Eighteen million retweets? “Consider it done.”
So said Nevada high schooler Carter Wilkerson on Twitter in response to Wendy’s promise to give him free chicken nuggets for a year if he could drum up an unheard of number of retweets.
While Wilkerson fell short of the demand, he does now claim the most retweeted tweet on Twitter, ever, with more than 3.475 million retweets as of Tuesday, topping the previous record-holder, Ellen DeGeneres’s Oscars tweet, which, as of Tuesday, had 3.432 million retweets.
It was good enough for Wendy’s, which, on Tuesday morning, announced that Wilkerson would get free chicken nuggets for a year, and that it would donate $100,000 to the Dave Thomas Foundation, a charity named after the chain’s founder that places foster children with families.
It’s exactly the kind of zero-to-sixty internet story that we’ve grown accustomed to over the last several years. It generated an immensely quotable phrase, too: “Consider it done” is now what we might say when faced with an immensely difficult, impossible-sounding challenge. Like ones before it, this chicken nuggets challenge included a widespread fixation on something mundane — hello, blue and black dress — and set a ridiculous goal in the mold of something like Boaty McBoatface.
Because, let’s face it, an online campaign involving millions of people to get a teenager some free chicken nuggets is absurd. Hilarious, yes, but also totally absurd. But definitely worth the RTs.
The hashtag #NuggsForCarter managed to elevate itself beyond its constituent parts. It was experiencing a minor cultural moment. It’s now a meme, a human interest story, and an online activism campaign all rolled into one, and successful on all counts as well. It’s achieved dominance in the news cycle, and Ellen even devoted several segments of her talk show to her (now victorious) Twitter rival.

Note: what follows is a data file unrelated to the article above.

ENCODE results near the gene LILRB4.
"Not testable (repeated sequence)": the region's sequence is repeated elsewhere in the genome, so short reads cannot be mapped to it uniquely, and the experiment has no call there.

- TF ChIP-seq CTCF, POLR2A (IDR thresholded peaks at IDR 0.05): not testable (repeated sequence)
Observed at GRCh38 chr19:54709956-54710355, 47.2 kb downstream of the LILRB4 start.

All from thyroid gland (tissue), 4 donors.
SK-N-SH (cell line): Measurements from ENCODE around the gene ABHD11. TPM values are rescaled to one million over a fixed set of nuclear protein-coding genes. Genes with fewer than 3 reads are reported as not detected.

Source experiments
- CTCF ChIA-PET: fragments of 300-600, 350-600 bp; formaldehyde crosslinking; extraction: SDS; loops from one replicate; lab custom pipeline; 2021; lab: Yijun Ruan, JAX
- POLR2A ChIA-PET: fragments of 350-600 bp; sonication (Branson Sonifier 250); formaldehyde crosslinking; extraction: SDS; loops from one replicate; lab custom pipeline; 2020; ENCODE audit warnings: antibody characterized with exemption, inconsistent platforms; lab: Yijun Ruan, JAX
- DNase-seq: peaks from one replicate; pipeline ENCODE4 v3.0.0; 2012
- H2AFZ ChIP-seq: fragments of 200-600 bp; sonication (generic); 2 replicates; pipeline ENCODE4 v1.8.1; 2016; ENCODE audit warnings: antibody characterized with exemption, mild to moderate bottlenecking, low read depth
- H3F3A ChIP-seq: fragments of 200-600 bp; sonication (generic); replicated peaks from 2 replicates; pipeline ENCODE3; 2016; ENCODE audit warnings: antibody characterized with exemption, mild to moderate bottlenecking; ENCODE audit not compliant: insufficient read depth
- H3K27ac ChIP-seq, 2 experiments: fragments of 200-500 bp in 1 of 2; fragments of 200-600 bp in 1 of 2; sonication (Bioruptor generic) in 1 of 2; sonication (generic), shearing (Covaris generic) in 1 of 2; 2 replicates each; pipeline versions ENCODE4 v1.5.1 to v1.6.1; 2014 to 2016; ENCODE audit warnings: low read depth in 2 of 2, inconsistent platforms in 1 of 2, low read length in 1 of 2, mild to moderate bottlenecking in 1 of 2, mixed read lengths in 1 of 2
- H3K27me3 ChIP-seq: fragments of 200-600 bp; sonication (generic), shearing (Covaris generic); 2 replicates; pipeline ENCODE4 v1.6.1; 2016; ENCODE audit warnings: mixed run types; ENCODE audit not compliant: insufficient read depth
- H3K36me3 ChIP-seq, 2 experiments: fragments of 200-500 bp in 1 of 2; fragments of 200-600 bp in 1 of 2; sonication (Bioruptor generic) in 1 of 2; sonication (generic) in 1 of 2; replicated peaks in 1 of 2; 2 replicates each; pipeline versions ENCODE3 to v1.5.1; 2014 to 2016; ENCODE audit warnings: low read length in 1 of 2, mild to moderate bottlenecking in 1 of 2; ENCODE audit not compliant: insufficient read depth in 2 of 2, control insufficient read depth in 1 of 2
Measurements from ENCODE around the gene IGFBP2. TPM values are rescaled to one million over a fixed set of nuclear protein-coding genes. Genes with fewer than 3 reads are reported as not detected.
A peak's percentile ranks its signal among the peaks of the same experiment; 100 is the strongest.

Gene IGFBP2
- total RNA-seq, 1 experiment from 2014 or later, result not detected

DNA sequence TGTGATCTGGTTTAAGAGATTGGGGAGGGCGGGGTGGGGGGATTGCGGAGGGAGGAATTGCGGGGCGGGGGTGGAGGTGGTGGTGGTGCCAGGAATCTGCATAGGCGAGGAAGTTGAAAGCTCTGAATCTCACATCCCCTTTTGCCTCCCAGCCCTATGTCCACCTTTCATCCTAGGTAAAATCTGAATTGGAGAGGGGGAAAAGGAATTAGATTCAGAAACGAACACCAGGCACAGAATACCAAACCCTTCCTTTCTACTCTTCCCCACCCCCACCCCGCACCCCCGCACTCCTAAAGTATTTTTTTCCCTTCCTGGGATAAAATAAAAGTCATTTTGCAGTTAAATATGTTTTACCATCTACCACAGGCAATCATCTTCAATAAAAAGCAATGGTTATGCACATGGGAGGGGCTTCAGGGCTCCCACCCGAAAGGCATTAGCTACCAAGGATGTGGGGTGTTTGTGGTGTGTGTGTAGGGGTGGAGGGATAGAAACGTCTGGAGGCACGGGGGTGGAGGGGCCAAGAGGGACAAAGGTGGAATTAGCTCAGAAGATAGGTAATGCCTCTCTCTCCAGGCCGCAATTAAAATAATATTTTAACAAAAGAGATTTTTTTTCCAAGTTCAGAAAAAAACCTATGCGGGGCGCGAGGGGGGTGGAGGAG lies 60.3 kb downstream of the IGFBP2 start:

And, through it all, Wendy’s was there cheering on Carter. Despite the fact that Carter and his two charities of choice are getting the most direct focus, Wendy’s might actually be the biggest winner here.
The fast food chain has been attached to this from the beginning. It started, after all, with Carter lobbying to get himself one of their products for free. They set a challenge for him, and he accepted it. Consider it done.
Since then, Wendy’s has been cheering Carter on.
Wendy’s is a social media-savvy company (sometimes even a bit too savvy for its own good), and while other fast food chains have had their own action on social media — McDonald’s offers a surprisingly original Instagram account — nothing even comes close to the success of #NuggsForCarter. Even Wendy’s couldn’t have predicted this outcome right from the outset. It was a completely organic, spontaneous outpouring of activity, which is precisely the quality that makes it so appealing in the first place.
One thing we can predict: Wendy’s rivals have, by now, taken note, attuned to the possibilities of this kind of exposure. It wouldn’t at all come as a surprise if other companies are looking to follow suit. Similarly, Wendy’s will probably be looking to capitalize on its momentum. They could attempt to manufacture a similar kind of social media swell by hosting some kind of online challenge, but that would risk undermining the element of spontaneity that made #NuggsForCarter so attractive in the first place.
Another avenue might be increasing direct, clever engagement with their followers. Don’t forget, it was a clever response on Wendy’s part that kicked the whole thing off.
Whatever the method, replicating the success of #NuggsForCarter would be a tall order — even an impossible one. But, at the same time, it’s in fast food companies’ best interest to be able to do so.